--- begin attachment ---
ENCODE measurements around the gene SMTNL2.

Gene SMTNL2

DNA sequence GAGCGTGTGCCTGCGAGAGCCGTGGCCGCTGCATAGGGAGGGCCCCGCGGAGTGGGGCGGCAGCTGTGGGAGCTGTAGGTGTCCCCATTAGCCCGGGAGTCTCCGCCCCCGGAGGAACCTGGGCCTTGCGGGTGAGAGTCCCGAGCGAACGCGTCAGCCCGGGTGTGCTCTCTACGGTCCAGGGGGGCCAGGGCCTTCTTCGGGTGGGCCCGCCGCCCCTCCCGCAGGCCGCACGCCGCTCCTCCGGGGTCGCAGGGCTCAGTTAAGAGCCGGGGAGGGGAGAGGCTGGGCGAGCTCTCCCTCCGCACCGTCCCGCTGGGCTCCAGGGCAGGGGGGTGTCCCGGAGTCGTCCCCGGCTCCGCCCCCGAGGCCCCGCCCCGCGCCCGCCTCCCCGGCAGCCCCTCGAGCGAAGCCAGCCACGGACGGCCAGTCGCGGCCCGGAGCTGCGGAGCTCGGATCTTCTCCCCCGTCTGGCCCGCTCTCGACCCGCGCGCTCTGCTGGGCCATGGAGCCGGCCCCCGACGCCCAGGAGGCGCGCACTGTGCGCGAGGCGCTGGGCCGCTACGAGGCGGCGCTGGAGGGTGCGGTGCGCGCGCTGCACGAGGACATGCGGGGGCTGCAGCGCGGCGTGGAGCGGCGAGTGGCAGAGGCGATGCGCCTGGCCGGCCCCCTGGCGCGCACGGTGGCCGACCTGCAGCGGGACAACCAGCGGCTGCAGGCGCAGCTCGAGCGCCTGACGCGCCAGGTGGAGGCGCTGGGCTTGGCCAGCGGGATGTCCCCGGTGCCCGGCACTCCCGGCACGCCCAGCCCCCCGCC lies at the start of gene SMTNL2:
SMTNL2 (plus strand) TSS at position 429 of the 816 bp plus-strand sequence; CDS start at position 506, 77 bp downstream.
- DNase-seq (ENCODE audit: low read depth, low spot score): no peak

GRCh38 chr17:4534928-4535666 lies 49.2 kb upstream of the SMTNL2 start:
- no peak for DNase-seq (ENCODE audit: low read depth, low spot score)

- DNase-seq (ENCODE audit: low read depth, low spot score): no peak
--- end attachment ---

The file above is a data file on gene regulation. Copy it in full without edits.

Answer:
ENCODE measurements around the gene SMTNL2.

Gene SMTNL2

DNA sequence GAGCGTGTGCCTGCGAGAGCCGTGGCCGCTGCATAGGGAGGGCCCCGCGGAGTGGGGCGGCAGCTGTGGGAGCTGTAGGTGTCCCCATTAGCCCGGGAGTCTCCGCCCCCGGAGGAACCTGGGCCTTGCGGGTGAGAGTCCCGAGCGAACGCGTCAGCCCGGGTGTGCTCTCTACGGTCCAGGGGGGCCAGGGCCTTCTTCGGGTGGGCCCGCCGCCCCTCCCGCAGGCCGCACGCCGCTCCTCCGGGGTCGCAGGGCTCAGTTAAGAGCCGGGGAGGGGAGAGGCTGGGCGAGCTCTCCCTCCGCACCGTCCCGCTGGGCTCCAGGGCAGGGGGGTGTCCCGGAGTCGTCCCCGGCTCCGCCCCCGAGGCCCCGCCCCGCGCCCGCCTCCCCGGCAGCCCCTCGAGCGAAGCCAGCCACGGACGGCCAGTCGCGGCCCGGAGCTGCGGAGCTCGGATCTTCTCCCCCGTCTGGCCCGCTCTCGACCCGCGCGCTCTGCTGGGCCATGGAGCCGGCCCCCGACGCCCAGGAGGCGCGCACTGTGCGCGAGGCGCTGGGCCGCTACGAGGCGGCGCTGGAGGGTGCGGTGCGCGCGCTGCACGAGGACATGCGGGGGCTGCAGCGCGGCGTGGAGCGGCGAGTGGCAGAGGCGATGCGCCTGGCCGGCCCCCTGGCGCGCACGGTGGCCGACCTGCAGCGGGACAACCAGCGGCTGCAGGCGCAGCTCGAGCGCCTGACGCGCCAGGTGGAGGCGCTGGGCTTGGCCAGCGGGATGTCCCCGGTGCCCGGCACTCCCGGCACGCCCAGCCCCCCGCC lies at the start of gene SMTNL2:
SMTNL2 (plus strand) TSS at position 429 of the 816 bp plus-strand sequence; CDS start at position 506, 77 bp downstream.
- DNase-seq (ENCODE audit: low read depth, low spot score): no peak

GRCh38 chr17:4534928-4535666 lies 49.2 kb upstream of the SMTNL2 start:
- no peak for DNase-seq (ENCODE audit: low read depth, low spot score)

- DNase-seq (ENCODE audit: low read depth, low spot score): no peak